dataframe

name here

invent a name for your model

linear model

insert your

x vector name here

insert your

y vector name here

model <- lm (Species ~ Elevation, data = diane)

summary (model)

Call:

lm(formula = Species ~ Elevation, data = diane)

Residuals:

Min 1Q Median 3Q Max

-7.29467 -2.75041 -0.04947 1.83054 15.00270

Coefficients:

Estimate Std. Error t value Pr(>|t|)

(Intercept) 9.421568 2.426983 3.882 0.000551 ***

Elevation -0.0026090.003663 -0.712 0.482070

---

Signif. codes: 0 '***' 0.001 '**' 0.01 '*' 0.05 '.' 0.1 ' ' 1

Residual standard error: 4.811 on 29 degrees of freedom

Multiple R-Squared: 0.01719, Adjusted R-squared: -0.0167

F-statistic: 0.5071 on 1 and 29 DF, p-value: 0.4821

model2 <- lm (Species ~ AreaFactor, data = diane)

summary (model2)

Coefficients:

Estimate Std. Error t value Pr(>|t|)

(Intercept) 11.833 1.441 8.210 6.17e-09 ***

AreaFactormedium -2.405 1.723 -1.396 0.174

AreaFactorsmall -8.288 1.792 -4.626 7.72e-05 ***

Large has mean species richness of 11.8

Medium has mean species richness of 11.8 - 2.4 = 9.4

Small has a mean species richness of 11.8 - 8.3 = 3.5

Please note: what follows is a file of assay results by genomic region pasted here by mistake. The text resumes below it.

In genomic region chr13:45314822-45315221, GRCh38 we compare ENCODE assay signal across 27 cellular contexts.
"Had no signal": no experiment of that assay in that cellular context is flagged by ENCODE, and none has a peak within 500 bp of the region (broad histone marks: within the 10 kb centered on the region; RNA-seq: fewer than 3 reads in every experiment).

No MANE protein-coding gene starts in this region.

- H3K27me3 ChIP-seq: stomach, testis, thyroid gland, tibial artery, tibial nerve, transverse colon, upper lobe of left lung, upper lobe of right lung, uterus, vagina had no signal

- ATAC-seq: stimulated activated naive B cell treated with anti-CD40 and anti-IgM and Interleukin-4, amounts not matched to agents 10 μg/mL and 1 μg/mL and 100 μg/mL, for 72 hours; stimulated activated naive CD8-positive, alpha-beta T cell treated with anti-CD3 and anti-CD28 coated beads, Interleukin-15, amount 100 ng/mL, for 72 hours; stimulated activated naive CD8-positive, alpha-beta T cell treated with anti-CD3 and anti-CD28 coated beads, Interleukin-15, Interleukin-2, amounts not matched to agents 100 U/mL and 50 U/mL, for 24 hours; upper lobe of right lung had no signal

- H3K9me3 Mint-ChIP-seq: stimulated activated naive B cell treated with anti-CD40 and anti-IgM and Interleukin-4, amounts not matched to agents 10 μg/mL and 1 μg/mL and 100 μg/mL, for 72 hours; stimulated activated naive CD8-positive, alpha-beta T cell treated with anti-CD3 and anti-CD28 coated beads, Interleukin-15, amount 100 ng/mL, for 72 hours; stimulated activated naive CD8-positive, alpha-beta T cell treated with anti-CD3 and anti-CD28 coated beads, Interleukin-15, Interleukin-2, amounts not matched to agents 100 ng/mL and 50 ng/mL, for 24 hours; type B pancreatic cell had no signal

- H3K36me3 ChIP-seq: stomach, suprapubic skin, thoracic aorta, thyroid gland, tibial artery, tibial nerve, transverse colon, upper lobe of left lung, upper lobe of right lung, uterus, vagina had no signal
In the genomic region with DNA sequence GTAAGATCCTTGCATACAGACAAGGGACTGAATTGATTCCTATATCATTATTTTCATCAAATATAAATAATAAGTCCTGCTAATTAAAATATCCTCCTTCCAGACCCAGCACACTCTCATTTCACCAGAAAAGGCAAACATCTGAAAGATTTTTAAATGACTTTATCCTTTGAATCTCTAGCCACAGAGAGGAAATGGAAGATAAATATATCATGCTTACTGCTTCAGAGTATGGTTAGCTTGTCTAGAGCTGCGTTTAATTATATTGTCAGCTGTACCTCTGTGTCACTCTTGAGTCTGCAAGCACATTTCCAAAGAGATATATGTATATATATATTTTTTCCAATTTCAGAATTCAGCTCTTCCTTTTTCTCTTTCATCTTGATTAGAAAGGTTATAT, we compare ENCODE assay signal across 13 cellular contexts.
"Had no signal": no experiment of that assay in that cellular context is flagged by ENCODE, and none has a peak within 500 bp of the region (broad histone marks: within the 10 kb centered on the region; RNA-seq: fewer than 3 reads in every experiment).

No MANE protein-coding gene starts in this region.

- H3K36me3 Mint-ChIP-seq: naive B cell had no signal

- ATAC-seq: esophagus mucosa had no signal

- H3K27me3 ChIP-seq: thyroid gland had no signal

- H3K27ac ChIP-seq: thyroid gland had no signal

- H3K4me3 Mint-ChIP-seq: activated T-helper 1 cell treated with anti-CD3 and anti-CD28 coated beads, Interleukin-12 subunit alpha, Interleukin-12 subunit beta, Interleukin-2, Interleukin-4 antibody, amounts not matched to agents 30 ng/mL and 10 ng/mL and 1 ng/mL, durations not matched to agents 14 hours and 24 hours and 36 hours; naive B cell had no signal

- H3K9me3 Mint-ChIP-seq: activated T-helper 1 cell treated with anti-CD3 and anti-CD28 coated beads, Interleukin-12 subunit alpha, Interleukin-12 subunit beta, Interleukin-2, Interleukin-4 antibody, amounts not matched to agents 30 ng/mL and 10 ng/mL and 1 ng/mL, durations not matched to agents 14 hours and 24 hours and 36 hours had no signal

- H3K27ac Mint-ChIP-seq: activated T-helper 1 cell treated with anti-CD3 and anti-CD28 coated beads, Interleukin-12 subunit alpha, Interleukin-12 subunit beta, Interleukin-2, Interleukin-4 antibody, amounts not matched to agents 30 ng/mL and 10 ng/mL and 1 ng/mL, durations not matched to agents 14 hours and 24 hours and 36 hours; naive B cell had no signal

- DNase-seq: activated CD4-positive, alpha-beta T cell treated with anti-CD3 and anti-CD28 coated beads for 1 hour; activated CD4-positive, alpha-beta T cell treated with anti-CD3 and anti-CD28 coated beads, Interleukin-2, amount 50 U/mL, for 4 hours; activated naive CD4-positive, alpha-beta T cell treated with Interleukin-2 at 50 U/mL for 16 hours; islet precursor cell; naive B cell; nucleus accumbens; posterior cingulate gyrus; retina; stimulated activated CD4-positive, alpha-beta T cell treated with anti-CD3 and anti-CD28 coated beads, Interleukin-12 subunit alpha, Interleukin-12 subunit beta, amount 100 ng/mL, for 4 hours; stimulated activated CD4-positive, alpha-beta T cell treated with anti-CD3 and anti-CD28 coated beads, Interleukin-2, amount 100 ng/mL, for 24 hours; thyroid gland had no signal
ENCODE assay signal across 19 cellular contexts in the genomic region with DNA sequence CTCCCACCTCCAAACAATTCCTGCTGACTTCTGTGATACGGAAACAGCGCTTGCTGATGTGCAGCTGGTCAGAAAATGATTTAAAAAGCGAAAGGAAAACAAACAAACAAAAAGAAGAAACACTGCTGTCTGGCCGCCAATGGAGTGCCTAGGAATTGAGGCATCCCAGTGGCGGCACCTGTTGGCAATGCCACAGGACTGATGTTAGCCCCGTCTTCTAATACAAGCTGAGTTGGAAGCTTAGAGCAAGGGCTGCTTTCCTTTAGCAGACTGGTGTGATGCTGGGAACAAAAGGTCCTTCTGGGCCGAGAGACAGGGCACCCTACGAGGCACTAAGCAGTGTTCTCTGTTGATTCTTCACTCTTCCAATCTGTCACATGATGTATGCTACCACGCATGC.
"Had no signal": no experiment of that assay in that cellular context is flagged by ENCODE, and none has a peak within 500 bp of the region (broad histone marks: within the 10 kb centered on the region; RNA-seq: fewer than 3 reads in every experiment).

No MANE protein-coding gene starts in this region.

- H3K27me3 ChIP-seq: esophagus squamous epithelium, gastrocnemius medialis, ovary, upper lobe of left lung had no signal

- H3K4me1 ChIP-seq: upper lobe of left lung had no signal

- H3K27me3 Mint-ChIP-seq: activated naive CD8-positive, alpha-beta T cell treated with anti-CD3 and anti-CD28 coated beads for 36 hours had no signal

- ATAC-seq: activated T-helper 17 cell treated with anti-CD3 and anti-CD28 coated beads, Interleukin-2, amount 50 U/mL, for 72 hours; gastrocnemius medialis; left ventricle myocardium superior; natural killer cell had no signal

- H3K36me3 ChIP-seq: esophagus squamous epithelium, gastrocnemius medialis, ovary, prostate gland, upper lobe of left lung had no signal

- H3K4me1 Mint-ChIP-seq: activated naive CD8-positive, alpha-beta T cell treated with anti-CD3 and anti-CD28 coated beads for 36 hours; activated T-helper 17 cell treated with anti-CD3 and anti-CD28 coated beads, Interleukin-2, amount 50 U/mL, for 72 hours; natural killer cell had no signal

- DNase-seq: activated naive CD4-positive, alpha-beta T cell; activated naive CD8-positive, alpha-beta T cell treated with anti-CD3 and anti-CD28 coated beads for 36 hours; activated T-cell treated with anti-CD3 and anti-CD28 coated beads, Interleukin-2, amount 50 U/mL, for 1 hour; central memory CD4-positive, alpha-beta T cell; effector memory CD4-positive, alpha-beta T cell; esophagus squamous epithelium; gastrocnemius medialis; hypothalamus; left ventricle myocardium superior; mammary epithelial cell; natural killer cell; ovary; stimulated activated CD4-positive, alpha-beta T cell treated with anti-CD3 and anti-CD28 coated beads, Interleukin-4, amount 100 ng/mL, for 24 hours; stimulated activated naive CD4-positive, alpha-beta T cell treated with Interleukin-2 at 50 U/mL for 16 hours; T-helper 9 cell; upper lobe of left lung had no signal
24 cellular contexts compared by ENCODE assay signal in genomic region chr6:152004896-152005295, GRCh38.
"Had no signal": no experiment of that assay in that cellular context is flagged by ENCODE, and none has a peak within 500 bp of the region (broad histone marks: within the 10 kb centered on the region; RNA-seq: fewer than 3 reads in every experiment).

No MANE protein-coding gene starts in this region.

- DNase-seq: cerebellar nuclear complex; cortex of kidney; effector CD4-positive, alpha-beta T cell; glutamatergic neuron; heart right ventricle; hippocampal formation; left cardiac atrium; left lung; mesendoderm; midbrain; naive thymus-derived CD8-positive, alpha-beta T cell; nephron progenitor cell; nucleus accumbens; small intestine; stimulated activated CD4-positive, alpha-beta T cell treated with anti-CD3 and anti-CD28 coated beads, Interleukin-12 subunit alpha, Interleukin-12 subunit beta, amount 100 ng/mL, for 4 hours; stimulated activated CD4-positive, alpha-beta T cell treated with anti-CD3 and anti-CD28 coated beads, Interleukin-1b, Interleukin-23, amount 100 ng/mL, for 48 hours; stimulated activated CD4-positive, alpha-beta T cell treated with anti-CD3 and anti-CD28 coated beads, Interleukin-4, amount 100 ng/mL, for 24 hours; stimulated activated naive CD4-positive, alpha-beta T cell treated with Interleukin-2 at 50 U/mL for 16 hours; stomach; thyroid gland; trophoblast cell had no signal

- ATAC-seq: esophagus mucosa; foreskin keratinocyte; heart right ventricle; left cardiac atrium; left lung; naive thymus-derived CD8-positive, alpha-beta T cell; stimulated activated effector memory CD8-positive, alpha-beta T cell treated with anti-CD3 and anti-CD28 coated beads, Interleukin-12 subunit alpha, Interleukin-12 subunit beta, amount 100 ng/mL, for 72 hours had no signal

mean(Species[AreaFactor=="medio"])

model2 <- lm (Species ~ AreaFactor, data = diane)

anova (model2)

Analysis of Variance Table

Response: Species

Df Sum Sq Mean Sq F value Pr(>F)

AreaFactor 2 333.85 166.92 13.393 8.297e-05 ***

Residuals 28 348.99 12.46

model3 <- lm (Species ~ Elevation + pH, data = diane)

anova (model, model3)

Model 1: Species ~ Elevation

Model 2: Species ~ Elevation + pH

Res.Df RSS Df Sum of Sq F Pr(>F)

1 29 671.10

2 28 502.06 1 169.05 9.4279 0.004715 **

F 1, 28 = 9.43

Exercise

- Fit the model: Species~pH
- Fit the model: Species~pH+pH2
- ("pH2" is just pH2)
- Use the ANOVA command to decide whether species richness is a linear or quadratic function of pH

- Review assumptions for parametric stats (ANOVA, regressions)
- Why don’t transformations always work?
- Introduce non-normal distributions

Tests before ANOVA, t-tests

Normality

Constant variances

data<-c(rep(0:6,c(42,30,10,5,5,4,4)));data

How many datapoints are there?

- Shapiro-Wilks (if sig, not normal)
shapiro.test (data)

If error message, make sure the stats package is loaded, then try again: